verb (used with object), ac·com·pa·nied, ac·com·pa·ny·ing.
verb (used without object), ac·com·pa·nied, ac·com·pa·ny·ing.
Origin of accompany
Examples from the Web for accompanying
These were cops who had worked the protests and suffered the accompanying verbal taunts and abuse.
“Our hearts and our prayers are with you,” read a message on the accompanying card.'Please Don't Die!': The Frantic Battle to Save Murdered Cops|Michael Daly|December 22, 2014|DAILY BEAST
The accompanying 184 page catalogue includes 154 photos, of which 150 have not previously been published.
The accompanying music video, which he directed, won the MTV2 Award at the VMAs.
Kate will be accompanying Prince William to New York and Washington DC for a three-day visit early next month.Tearful Kate Weeps After Meeting Mother Whose Baby Died|Tom Sykes|November 25, 2014|DAILY BEAST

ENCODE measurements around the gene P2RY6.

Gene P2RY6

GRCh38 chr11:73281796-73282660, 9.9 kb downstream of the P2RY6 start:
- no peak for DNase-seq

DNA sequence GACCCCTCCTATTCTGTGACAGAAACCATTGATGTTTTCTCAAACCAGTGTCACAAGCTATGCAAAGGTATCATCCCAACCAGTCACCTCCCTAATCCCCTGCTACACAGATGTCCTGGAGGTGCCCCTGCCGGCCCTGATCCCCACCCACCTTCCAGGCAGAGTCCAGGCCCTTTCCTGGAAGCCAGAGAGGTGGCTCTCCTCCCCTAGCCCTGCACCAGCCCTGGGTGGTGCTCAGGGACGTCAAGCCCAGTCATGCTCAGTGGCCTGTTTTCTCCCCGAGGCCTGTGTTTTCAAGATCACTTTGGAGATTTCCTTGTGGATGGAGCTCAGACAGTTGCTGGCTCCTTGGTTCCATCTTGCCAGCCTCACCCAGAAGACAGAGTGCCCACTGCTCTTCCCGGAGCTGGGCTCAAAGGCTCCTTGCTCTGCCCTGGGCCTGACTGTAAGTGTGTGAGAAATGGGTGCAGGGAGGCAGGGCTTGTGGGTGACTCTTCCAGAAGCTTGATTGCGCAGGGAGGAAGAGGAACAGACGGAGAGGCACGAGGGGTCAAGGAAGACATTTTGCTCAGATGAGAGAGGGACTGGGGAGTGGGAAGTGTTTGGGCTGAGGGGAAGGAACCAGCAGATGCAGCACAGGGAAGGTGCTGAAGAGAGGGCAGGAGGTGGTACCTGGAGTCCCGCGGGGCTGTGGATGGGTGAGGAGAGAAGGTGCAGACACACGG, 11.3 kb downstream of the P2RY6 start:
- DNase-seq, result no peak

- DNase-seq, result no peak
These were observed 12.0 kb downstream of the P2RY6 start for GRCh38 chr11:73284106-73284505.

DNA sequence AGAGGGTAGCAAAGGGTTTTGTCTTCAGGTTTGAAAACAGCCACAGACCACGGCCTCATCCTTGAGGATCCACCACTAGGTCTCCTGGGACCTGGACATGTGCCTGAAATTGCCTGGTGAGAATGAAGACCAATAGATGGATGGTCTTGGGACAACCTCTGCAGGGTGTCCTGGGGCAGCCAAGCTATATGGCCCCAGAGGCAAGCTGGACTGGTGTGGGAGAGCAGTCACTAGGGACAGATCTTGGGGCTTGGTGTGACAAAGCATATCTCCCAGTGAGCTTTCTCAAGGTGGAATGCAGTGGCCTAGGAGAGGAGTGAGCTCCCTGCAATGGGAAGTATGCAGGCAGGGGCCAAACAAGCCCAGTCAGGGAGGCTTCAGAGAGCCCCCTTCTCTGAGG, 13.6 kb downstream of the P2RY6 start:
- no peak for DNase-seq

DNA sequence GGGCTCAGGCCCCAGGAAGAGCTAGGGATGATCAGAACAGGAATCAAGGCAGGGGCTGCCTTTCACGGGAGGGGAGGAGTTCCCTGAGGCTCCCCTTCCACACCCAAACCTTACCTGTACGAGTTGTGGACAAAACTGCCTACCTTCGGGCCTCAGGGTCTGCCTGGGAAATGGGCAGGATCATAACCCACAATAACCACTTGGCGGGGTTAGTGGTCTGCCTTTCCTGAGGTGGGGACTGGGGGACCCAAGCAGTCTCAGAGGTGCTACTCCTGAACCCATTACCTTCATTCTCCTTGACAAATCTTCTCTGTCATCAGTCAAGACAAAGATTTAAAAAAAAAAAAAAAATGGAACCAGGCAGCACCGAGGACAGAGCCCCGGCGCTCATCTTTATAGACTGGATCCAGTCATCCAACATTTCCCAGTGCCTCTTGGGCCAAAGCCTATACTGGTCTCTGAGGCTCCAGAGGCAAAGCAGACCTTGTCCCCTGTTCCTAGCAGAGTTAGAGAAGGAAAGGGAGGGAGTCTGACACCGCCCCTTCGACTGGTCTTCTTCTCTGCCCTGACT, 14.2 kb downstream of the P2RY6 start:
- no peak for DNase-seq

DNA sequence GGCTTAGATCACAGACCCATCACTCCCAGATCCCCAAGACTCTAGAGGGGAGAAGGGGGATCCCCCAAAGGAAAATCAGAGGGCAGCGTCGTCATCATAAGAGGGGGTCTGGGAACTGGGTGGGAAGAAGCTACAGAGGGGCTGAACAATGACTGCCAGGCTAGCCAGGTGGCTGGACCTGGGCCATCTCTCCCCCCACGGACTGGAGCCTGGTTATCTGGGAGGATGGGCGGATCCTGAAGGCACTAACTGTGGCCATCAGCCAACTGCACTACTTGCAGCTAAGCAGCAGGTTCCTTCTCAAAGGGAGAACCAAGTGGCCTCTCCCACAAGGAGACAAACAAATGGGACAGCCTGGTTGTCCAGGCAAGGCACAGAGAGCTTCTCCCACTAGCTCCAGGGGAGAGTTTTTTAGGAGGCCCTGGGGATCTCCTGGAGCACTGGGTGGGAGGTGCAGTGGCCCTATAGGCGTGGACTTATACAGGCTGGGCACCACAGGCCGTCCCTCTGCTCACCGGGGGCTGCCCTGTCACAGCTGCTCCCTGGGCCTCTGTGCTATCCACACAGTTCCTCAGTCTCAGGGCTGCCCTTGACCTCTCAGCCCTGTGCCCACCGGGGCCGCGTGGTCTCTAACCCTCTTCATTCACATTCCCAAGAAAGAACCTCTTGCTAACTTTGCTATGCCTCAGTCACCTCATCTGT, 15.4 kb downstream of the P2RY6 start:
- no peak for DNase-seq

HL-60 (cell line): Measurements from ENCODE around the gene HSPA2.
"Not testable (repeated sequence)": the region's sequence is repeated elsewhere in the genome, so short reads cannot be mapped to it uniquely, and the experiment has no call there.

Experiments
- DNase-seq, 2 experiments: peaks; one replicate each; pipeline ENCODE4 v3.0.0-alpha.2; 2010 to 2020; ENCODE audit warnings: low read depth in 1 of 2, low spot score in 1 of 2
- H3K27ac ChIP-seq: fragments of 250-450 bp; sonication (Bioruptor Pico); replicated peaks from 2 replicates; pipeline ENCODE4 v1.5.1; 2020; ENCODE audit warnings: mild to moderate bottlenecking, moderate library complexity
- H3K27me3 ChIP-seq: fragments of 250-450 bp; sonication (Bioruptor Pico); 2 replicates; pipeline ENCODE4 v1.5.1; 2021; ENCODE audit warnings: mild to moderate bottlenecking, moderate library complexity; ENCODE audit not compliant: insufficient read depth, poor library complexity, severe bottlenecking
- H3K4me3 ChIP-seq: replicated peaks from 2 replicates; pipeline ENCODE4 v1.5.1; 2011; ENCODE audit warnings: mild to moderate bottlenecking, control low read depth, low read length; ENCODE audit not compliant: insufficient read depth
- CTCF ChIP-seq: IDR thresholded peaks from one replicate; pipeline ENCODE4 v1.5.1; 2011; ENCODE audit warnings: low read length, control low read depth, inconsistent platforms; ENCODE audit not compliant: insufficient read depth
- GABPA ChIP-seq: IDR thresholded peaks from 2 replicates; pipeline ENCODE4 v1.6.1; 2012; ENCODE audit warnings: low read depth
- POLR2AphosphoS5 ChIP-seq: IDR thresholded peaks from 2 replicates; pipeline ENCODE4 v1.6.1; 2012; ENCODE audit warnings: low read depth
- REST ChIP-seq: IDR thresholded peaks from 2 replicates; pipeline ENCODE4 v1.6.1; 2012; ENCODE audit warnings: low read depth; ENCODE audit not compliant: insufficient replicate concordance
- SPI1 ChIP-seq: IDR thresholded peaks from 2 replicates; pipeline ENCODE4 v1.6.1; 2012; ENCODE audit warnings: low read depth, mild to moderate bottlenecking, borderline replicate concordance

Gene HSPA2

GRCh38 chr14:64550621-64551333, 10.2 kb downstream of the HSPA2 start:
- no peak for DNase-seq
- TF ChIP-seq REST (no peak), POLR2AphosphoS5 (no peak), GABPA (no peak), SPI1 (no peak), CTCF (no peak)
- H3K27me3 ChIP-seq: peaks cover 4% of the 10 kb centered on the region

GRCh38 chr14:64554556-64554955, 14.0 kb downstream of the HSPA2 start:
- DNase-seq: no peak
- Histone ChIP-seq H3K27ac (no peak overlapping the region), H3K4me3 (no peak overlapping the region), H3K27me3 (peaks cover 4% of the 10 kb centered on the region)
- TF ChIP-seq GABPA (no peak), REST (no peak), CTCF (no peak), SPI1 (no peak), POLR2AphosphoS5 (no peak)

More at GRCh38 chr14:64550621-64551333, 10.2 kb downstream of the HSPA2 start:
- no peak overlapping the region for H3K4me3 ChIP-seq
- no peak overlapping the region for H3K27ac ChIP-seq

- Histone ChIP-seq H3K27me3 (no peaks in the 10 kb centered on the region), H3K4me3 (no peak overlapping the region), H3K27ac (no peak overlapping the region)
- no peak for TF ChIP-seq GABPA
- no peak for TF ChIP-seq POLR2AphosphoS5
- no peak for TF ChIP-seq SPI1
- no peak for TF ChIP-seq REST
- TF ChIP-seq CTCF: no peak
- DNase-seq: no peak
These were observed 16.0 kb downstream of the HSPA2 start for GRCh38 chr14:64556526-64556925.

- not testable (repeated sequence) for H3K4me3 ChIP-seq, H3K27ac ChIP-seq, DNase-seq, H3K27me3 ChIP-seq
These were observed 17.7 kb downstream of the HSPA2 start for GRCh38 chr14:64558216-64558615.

I beg leave particularly to call your attention to the accompanying report from the Secretary of War.A Compilation of the Messages and Papers of the Presidents: Tyler|Compiled by James D. Richardson
In the accompanying diagram (Fig. 2) the variations are exhibited by means of lines of varying length.Darwinism (1889)|Alfred Russel Wallace
And now, accompanying this mysterious Zanoni, am I compelled to bid a short farewell to Naples.Zanoni|Edward Bulwer Lytton
The art of conversation and the accompanying interchange of ideas and thought stimulus are to be numbered among the benefits.Society|Henry Kalloch Rowe
The upper surface of this pretty butterfly is shown on Plate V, fig. 5, and the under side in the accompanying woodcut.Butterflies and Moths|William S. Furneaux
British Dictionary definitions for accompanying
verb -nies, -nying or -nied
Word Origin for accompany
Word Origin and History for accompanying
early 15c., "to be in company with," from Middle French accompagner, from Old French acompaignier (12c.) "take as a companion," from à "to" (see ad-) + compaignier, from compaign (see companion). Related: Accompanied; accompanying.